• And another Section 7434 case.  I wrote about the Angelopolous case earlier in the week, which dealt with who was the “filer” of the information return.  In US v. Bigley, the District Court for the District of Arizona reviewed whether an employee’s claim against his employer for false returns was time-barred.  The suit was well past the six year statute, and the employee clearly had knowledge over the last year.  Section 7343(c) outlines the statute of limitations, and states the statute is the later of six years or one year after the return is discovered by exercise of reasonable care.    The Court found that the employee received the information returns upon filing, so the six year statute clearly applied, and it would be impossible to have the one year statute in that situation.  The actual language is “1 year after the date such fraudulent information return would have been discovered by exercise of reasonable care.”  I wonder if it would be possible to create a larger fraudulent scheme, whereby the recipient would receive the information return but not realize it was fraudulent until a later date.  Would the one year statute then apply?
  • My brother-in-law just got a Ph.D. (congrats Alex! I doubt he will ever read this).  In honor of that esteemed accomplishment, here is an infographic highlighting all kinds of negative financial and other statics related to Ph.Ds.  I make no assurances to the veracity of the graphic’s claims, and I am generally in favor of graduate degrees, but I found the stats interesting.

 

Summary Opinions for 03/28/14

This week’s report contains lots of interesting statistics from the Service, including a look into the APA program, and filing and enforcement statistics.  There is also a recap of a recent tax court case looking at material participation by a trust in real estate activities, which is going to be a very big deal this year due to Obamacare. Plus an interesting Service loss in a bankruptcy case, where the Court found the Service incorrectly determined a taxpayer’s business when reallocating income under Section 482.  Also, more West Coast administrators failing to file estate tax returns.  To the roundup:

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  • The Bankruptcy Court for the Middle District of North Carolina had an interesting ruling in In Re: Decoro USA, LTD  (couldn’t find for free yet).  The Court sustained the taxpayer’s objections that additional tax allocated to it in a Section 482 adjustment were inappropriate because the transfer pricing analysis by the Service was unreasonable.  Section 482 allows the Service to reallocate tax items between related entities doing business together.  Here, the Service took the position that the taxpayer acted as a distributor for its parent in selling leather furniture, and then increased the taxpayer’s income to be more in line with a distributor.  The taxpayer argued it was more of a “facilitator” to distributors, and its income was in line with similar businesses that did the same.  The Court looked a variety of factors and found that the taxpayer’s interpretation of its business was more accurate, resulting in the IRS allocation losing the presumption of correctness.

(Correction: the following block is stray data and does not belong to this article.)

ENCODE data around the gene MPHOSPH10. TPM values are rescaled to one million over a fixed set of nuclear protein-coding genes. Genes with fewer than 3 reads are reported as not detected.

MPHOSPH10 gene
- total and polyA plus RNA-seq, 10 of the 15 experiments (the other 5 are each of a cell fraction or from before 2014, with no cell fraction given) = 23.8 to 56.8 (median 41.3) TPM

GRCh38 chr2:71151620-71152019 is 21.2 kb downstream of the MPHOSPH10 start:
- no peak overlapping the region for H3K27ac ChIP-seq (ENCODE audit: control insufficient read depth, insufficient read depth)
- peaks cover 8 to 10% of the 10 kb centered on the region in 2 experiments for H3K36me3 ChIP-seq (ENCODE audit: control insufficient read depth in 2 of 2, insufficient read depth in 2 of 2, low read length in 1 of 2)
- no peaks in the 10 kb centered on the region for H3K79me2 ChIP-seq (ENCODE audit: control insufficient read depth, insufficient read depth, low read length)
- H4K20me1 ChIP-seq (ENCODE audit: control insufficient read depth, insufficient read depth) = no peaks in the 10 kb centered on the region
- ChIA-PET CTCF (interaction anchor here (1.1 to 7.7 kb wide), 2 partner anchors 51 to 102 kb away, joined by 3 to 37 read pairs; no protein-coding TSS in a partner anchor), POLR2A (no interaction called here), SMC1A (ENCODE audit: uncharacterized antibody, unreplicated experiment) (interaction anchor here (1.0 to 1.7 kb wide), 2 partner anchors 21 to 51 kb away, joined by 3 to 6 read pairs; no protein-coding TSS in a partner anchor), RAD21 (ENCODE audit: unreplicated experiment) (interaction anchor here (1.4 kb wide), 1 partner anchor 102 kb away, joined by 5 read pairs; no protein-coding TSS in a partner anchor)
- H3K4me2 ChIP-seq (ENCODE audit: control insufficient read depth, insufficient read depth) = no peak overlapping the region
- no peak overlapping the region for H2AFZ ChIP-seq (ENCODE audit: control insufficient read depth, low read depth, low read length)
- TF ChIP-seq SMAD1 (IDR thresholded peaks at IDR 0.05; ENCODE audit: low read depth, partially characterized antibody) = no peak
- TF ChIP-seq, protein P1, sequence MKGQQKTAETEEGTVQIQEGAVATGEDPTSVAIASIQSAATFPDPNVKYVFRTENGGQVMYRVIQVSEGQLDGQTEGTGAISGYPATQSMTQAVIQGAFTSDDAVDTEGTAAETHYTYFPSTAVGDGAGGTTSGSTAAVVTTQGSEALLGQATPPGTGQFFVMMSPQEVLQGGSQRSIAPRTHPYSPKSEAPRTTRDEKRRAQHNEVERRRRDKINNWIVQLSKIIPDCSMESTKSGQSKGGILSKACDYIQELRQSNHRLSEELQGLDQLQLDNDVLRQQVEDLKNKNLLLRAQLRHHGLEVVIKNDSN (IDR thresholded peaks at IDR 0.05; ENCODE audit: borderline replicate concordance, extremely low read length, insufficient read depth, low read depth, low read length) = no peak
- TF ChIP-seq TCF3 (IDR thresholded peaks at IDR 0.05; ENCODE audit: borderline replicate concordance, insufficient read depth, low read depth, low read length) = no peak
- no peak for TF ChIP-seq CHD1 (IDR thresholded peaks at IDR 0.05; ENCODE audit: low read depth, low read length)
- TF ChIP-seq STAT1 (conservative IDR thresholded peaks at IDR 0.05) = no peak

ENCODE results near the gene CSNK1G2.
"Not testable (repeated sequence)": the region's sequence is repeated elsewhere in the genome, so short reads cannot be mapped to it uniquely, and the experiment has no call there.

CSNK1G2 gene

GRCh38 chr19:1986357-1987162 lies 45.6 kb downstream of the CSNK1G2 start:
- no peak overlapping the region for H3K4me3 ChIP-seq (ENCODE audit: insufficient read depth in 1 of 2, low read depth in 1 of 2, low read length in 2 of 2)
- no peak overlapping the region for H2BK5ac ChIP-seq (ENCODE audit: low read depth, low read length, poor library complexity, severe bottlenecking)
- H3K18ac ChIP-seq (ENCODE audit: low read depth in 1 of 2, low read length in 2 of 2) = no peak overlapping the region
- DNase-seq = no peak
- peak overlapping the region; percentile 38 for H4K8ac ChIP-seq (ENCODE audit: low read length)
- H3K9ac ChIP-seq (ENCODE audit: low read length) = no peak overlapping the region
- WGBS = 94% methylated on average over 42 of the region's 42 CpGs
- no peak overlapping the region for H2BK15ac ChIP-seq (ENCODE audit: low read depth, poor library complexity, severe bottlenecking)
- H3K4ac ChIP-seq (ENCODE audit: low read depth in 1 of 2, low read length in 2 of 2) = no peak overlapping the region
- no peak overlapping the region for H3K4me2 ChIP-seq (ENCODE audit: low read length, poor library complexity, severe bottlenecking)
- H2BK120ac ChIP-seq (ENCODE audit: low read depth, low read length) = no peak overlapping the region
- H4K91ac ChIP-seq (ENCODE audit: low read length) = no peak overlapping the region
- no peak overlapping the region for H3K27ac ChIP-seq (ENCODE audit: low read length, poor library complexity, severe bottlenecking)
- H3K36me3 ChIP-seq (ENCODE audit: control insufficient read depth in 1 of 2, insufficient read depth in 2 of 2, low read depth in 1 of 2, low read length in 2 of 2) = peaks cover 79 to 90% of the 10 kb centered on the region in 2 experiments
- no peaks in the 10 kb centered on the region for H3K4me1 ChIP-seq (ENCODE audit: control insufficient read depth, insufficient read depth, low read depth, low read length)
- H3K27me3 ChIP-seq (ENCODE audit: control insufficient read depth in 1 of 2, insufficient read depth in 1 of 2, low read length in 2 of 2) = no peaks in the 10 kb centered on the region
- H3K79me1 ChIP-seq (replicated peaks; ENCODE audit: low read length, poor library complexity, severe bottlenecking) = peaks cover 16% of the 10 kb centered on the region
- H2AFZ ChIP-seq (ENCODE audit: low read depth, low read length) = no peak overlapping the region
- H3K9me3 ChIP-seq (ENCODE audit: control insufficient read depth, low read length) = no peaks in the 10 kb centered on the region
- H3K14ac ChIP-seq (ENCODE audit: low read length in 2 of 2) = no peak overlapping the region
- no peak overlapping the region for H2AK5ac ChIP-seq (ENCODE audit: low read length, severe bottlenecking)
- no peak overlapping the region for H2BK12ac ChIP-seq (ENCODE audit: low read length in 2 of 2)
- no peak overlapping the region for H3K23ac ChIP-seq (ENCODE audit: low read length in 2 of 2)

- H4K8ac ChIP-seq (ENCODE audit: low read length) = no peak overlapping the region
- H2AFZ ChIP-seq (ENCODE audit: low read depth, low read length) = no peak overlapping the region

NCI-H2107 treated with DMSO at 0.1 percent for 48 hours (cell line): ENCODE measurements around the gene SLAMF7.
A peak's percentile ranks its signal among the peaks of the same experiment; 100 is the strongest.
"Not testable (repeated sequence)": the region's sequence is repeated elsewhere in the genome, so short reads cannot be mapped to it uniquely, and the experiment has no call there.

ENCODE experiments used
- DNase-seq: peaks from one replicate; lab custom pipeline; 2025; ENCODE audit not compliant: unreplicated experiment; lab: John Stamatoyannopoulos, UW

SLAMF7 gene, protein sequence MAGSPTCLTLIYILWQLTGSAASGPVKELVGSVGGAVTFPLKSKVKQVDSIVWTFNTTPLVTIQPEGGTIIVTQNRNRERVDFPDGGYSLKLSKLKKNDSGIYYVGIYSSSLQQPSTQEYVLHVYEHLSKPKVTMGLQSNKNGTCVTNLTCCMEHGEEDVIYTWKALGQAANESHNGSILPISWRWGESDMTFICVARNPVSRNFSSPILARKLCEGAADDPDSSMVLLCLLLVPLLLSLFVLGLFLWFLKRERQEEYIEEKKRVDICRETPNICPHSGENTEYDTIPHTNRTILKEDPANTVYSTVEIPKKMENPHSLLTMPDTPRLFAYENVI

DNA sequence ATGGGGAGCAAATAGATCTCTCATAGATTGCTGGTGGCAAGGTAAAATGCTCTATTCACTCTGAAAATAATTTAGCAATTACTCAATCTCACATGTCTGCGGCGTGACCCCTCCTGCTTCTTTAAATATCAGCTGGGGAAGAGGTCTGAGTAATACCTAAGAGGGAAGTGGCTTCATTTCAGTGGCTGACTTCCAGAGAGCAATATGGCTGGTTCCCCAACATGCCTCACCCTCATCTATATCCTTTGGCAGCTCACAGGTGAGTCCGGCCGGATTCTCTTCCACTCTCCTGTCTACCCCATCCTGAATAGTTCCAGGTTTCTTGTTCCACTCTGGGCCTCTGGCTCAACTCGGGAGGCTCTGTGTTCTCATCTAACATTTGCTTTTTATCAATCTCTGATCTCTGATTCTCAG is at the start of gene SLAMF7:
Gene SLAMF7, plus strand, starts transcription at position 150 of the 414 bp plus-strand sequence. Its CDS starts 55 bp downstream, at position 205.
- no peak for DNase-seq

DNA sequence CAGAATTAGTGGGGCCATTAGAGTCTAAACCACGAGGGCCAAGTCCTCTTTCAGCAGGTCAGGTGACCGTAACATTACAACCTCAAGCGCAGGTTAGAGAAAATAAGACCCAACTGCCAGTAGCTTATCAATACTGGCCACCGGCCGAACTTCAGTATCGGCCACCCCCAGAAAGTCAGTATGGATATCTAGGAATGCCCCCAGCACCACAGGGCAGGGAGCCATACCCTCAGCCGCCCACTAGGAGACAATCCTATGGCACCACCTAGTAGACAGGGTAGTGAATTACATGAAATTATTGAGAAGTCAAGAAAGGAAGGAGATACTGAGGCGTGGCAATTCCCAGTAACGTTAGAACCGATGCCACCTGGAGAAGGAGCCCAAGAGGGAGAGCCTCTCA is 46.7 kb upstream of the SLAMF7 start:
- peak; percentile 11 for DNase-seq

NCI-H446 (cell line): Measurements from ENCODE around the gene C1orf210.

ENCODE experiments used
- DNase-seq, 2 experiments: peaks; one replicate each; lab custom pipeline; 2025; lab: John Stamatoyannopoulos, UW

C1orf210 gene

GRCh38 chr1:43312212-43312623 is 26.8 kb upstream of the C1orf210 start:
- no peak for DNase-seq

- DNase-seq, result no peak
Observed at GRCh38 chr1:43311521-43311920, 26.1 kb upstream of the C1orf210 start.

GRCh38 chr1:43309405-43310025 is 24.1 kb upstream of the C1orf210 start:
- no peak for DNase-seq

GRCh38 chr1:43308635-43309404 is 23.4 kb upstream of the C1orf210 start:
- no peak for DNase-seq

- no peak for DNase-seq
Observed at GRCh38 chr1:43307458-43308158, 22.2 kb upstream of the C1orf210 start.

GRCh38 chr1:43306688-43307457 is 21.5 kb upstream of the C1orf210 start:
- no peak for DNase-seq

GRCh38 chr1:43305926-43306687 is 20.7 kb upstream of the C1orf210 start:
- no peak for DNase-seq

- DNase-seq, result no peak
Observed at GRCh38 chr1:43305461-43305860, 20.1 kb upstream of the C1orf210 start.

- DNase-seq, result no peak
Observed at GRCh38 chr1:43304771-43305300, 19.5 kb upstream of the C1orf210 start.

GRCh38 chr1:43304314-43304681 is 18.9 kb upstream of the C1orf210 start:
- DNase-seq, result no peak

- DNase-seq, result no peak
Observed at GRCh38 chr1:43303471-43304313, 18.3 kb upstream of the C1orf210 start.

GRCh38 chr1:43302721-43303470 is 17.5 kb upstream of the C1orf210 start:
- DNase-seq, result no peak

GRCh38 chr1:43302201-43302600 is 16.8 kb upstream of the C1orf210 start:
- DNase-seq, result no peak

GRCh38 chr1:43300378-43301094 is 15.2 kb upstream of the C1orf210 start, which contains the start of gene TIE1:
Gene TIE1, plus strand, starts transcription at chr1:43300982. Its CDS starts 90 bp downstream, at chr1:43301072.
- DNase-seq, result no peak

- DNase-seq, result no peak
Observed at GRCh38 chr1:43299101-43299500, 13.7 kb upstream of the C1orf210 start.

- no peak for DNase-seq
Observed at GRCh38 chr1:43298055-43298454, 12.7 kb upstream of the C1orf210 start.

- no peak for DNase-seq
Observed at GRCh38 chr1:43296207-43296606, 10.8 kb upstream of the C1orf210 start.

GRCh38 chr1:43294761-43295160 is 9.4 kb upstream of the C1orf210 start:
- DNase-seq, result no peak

• Announcement 2014-14 issued by the Service this week reports on the status of the advanced pricing agreement programs.  Highlights include increased efficiency and a greater use of the program.  Part 1 of the report has a comprehensive summary of the programs, part 2 has the 2013 statistics, and part 3 discusses the types of items resolved by APAs.  Interestingly, more than 50% of the APAs executed were with Japan.
  • More stats, the Service has also issued its 2013 IRS Data Book, which generated headlines about the rich not getting audited as much (apparently, the Service didn’t care for the GAO report last year arguing the Service should audit the wealthy more often).  Table 9b shows that less than 1% of individuals were audited.  Those making over $10MM a year get a hard look the most, followed by those making over $5M.  Individuals making over $1MM, but less than $5M are audited at a 9% rate.  The next highest group to be audited are those making no money, with 6% audited.